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Accokeek Links

Since this page was written, some of the material to which it links has disappeared from its original location. Insofar as I have been able, I have edited out-of-date links to point to copies of the same material in various archives. This is a work in progress, however.

— LED, 1/2/2017
 

Episcopal Church shieldI really had not intended to create this page, which provides links to material on the World Wide Web related to a controversy involving the Episcopal Diocese of Washington (represented by its bishop pro tempore Jane Dixon) and an old parish in rural Maryland over the calling of a controversial rector, Fr. Samuel Edwards. This page exists because I was asked for a document I could not find on the Web, an amicus brief filed with the Fourth Circuit Court of Appeals by Bishop Iker of Fort Worth and Bishop Duncan of Pittsburgh. As I had been unable to convince anyone else to make this document available on the Web, I decided to do it myself.

The Fourth Circuit has now decided the case (on May 22, 2002). We can hope that this is the end of the line for this affair, as the court rejected all arguments of the defendants (although it remanded the injunction to the lower court for clarification on some minor issues). I cannot imagine the Supreme Court’s accepting any appeal of this decision, should the defendants request one. (Nonetheless, see the story on Edwards’ attorney’s reaction.) The Diocese of Washington has issued a press release, and a story has been published quoting Fr. Edwards’ reaction. The Episcopal News Service (ENS) story provides a brief summary of the affair.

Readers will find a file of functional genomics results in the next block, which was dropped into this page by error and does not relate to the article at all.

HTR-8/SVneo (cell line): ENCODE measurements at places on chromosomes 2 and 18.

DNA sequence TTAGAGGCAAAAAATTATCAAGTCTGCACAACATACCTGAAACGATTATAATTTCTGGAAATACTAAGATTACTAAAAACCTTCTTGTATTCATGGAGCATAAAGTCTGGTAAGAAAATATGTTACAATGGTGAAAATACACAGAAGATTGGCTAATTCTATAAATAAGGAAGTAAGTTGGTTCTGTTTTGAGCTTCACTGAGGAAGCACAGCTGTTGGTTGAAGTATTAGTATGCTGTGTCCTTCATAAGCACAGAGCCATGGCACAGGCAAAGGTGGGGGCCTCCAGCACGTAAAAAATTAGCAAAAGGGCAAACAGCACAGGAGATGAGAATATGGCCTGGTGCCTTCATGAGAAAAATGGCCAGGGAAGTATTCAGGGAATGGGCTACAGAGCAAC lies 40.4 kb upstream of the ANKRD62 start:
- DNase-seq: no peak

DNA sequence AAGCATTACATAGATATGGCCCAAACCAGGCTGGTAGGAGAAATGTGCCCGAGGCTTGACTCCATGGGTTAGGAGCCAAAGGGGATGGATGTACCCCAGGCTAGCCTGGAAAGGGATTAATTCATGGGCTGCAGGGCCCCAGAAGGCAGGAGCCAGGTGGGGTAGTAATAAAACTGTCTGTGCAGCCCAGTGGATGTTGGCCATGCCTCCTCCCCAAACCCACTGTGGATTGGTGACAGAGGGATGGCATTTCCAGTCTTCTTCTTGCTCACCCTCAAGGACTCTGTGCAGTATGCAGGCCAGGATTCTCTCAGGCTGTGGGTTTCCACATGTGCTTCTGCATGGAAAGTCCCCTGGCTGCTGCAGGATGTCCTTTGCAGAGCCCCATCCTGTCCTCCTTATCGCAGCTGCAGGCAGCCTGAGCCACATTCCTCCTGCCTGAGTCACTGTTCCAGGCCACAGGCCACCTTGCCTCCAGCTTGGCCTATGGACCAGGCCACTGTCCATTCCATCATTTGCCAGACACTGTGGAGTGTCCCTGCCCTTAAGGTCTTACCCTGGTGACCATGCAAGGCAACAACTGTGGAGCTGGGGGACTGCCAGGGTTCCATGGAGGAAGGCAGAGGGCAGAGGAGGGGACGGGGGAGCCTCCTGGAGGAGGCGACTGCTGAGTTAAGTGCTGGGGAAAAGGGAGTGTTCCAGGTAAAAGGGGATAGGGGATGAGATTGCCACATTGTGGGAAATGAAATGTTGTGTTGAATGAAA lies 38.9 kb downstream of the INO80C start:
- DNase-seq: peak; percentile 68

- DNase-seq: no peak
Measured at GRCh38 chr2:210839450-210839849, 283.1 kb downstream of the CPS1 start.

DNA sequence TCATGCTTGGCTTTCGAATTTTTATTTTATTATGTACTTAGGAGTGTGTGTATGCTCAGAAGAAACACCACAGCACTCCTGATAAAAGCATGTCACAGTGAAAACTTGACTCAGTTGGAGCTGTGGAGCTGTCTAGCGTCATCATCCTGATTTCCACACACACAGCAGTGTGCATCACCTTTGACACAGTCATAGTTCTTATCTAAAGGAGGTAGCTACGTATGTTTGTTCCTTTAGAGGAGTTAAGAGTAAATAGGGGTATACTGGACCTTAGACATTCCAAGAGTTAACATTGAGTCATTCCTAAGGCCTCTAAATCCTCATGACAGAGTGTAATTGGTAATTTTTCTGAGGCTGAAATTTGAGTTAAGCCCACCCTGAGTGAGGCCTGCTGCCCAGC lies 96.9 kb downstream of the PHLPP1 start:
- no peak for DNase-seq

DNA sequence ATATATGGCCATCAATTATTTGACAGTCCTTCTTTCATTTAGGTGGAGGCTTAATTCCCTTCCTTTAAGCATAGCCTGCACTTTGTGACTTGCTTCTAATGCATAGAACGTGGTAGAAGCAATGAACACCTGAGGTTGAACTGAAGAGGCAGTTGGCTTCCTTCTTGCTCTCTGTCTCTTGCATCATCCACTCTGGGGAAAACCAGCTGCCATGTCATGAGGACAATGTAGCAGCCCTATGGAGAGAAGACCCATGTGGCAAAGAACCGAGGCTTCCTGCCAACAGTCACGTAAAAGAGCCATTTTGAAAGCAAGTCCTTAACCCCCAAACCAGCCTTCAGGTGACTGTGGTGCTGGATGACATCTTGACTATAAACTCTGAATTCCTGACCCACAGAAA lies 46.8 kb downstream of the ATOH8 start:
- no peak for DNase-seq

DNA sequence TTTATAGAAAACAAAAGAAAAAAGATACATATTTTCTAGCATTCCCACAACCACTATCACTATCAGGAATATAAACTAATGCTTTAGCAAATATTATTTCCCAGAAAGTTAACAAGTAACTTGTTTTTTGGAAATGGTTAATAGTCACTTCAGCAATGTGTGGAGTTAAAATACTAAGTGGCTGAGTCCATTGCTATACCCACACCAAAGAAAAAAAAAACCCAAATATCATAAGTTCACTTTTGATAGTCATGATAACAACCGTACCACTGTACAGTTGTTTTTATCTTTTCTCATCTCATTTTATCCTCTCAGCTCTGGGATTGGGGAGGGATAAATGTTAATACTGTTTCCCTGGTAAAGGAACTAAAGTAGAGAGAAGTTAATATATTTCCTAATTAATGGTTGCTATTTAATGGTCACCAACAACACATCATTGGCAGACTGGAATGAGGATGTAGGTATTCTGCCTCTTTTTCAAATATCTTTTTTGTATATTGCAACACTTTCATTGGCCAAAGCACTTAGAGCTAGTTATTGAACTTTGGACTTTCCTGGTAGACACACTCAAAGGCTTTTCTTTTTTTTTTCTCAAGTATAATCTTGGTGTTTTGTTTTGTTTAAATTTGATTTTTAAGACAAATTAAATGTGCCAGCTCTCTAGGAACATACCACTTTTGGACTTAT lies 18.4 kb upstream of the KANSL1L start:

On June 27, 2002, Fr. Edwards announced that he was resigning his orders in the Episcopal Church and joining the Anglican Province of Christ the King (APCK). (Read the ENS story, as well as the story from the APCK Web site.) This means that he will not be tried in the Diocese of Fort Worth for preaching without a license at Christ Church, Accokeek, beyond the allowed 60 days. (The trial had been scheduled for late July.) Fr. Edwards has remained in Maryland with his family and formed a new APCK congregation in Waldorf, which is less than 10 miles from Accokeek. (The APCK lists its churches on its Web site. Look for Saint Mary the Virgin, listed under LaPlata, Maryland.)